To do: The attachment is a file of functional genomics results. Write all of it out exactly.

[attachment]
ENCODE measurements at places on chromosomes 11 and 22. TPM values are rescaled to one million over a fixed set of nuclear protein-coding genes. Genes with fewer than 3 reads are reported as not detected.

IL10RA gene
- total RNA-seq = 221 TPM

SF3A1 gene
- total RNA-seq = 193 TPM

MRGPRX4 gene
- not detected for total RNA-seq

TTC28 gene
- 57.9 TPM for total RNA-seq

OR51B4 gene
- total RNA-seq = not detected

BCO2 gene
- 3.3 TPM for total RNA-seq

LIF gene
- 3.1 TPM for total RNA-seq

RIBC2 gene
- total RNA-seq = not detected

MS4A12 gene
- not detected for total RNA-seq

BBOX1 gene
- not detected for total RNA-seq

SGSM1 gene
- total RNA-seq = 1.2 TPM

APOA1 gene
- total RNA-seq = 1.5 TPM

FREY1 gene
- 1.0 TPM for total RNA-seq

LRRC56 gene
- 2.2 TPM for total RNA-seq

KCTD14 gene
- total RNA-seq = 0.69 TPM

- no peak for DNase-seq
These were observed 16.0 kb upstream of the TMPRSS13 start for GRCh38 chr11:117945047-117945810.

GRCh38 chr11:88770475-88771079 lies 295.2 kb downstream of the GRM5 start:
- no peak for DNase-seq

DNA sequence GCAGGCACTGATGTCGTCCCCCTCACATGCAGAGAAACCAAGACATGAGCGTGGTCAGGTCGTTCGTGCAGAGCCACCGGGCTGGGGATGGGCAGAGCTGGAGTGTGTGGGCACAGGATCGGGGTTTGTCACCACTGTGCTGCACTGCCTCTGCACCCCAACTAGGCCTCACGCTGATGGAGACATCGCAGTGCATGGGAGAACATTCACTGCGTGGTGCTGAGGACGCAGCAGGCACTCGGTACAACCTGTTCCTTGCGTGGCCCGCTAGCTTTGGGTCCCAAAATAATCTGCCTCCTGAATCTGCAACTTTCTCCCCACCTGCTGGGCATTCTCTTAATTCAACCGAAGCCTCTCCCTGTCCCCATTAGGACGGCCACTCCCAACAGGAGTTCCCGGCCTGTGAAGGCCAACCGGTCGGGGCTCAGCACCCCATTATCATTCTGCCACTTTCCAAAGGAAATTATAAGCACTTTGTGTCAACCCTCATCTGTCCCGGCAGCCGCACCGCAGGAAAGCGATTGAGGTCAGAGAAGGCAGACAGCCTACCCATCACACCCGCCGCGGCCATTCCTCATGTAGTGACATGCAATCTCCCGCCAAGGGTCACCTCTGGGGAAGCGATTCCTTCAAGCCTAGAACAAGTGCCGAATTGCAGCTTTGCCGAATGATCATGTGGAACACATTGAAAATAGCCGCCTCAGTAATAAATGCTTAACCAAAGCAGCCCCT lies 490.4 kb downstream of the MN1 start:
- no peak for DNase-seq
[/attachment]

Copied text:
ENCODE measurements at places on chromosomes 11 and 22. TPM values are rescaled to one million over a fixed set of nuclear protein-coding genes. Genes with fewer than 3 reads are reported as not detected.

IL10RA gene
- total RNA-seq = 221 TPM

SF3A1 gene
- total RNA-seq = 193 TPM

MRGPRX4 gene
- not detected for total RNA-seq

TTC28 gene
- 57.9 TPM for total RNA-seq

OR51B4 gene
- total RNA-seq = not detected

BCO2 gene
- 3.3 TPM for total RNA-seq

LIF gene
- 3.1 TPM for total RNA-seq

RIBC2 gene
- total RNA-seq = not detected

MS4A12 gene
- not detected for total RNA-seq

BBOX1 gene
- not detected for total RNA-seq

SGSM1 gene
- total RNA-seq = 1.2 TPM

APOA1 gene
- total RNA-seq = 1.5 TPM

FREY1 gene
- 1.0 TPM for total RNA-seq

LRRC56 gene
- 2.2 TPM for total RNA-seq

KCTD14 gene
- total RNA-seq = 0.69 TPM

- no peak for DNase-seq
These were observed 16.0 kb upstream of the TMPRSS13 start for GRCh38 chr11:117945047-117945810.

GRCh38 chr11:88770475-88771079 lies 295.2 kb downstream of the GRM5 start:
- no peak for DNase-seq

DNA sequence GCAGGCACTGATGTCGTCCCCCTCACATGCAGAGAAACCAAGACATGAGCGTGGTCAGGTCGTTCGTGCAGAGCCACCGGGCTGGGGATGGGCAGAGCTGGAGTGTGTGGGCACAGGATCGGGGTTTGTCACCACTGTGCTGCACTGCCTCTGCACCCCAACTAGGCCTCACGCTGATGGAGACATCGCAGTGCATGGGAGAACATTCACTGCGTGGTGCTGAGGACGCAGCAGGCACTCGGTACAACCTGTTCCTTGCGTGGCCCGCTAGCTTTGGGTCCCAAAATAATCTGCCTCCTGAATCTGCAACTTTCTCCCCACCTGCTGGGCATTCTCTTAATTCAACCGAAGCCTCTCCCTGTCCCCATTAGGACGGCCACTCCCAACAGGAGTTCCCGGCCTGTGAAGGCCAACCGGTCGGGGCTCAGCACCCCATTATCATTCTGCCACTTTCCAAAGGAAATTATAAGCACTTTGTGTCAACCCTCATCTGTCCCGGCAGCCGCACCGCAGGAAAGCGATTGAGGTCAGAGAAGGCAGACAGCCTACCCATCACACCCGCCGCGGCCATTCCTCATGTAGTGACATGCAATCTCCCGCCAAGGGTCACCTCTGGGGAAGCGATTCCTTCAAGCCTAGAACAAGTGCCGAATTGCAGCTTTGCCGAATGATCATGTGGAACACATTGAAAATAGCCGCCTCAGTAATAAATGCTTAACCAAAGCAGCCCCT lies 490.4 kb downstream of the MN1 start:
- no peak for DNase-seq